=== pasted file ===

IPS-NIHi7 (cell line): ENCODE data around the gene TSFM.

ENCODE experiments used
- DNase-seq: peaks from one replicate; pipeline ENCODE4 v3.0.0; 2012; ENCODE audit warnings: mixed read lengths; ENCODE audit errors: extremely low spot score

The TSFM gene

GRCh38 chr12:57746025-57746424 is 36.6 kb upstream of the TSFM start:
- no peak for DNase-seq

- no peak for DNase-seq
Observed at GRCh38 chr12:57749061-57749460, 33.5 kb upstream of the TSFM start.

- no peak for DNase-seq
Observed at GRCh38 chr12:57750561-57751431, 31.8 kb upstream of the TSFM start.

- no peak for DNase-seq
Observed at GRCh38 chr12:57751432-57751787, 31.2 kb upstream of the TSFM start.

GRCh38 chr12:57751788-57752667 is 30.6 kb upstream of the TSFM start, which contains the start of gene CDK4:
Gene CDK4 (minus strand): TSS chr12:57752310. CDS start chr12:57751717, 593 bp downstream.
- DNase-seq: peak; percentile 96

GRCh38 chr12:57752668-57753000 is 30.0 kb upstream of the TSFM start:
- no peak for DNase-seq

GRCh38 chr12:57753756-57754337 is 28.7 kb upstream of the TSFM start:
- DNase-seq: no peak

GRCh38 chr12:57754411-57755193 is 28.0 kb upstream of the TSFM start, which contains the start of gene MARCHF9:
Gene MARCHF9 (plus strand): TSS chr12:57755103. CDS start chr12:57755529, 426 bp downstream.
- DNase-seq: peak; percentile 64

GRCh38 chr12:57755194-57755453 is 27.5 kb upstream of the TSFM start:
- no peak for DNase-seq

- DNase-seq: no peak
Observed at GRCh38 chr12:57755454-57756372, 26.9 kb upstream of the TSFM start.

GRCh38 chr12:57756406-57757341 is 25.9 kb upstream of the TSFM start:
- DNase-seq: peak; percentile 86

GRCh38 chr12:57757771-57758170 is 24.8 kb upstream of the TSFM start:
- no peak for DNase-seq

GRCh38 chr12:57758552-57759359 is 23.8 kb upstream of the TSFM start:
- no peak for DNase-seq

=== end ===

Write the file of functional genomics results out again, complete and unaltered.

IPS-NIHi7 (cell line): ENCODE data around the gene TSFM.

ENCODE experiments used
- DNase-seq: peaks from one replicate; pipeline ENCODE4 v3.0.0; 2012; ENCODE audit warnings: mixed read lengths; ENCODE audit errors: extremely low spot score

The TSFM gene

GRCh38 chr12:57746025-57746424 is 36.6 kb upstream of the TSFM start:
- no peak for DNase-seq

- no peak for DNase-seq
Observed at GRCh38 chr12:57749061-57749460, 33.5 kb upstream of the TSFM start.

- no peak for DNase-seq
Observed at GRCh38 chr12:57750561-57751431, 31.8 kb upstream of the TSFM start.

- no peak for DNase-seq
Observed at GRCh38 chr12:57751432-57751787, 31.2 kb upstream of the TSFM start.

GRCh38 chr12:57751788-57752667 is 30.6 kb upstream of the TSFM start, which contains the start of gene CDK4:
Gene CDK4 (minus strand): TSS chr12:57752310. CDS start chr12:57751717, 593 bp downstream.
- DNase-seq: peak; percentile 96

GRCh38 chr12:57752668-57753000 is 30.0 kb upstream of the TSFM start:
- no peak for DNase-seq

GRCh38 chr12:57753756-57754337 is 28.7 kb upstream of the TSFM start:
- DNase-seq: no peak

GRCh38 chr12:57754411-57755193 is 28.0 kb upstream of the TSFM start, which contains the start of gene MARCHF9:
Gene MARCHF9 (plus strand): TSS chr12:57755103. CDS start chr12:57755529, 426 bp downstream.
- DNase-seq: peak; percentile 64

GRCh38 chr12:57755194-57755453 is 27.5 kb upstream of the TSFM start:
- no peak for DNase-seq

- DNase-seq: no peak
Observed at GRCh38 chr12:57755454-57756372, 26.9 kb upstream of the TSFM start.

GRCh38 chr12:57756406-57757341 is 25.9 kb upstream of the TSFM start:
- DNase-seq: peak; percentile 86

GRCh38 chr12:57757771-57758170 is 24.8 kb upstream of the TSFM start:
- no peak for DNase-seq

GRCh38 chr12:57758552-57759359 is 23.8 kb upstream of the TSFM start:
- no peak for DNase-seq